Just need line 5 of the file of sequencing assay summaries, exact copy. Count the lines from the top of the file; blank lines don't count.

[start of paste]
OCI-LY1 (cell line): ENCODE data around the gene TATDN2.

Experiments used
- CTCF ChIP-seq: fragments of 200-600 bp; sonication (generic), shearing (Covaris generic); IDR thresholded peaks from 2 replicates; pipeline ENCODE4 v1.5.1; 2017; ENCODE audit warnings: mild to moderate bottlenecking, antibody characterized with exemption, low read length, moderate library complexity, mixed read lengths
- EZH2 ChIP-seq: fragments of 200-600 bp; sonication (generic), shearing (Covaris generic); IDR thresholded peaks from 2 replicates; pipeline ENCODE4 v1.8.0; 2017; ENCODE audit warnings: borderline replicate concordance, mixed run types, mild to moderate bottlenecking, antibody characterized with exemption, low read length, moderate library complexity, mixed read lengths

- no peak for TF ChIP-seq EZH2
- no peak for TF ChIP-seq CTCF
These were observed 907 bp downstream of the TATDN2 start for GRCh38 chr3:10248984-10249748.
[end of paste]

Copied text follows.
- no peak for TF ChIP-seq EZH2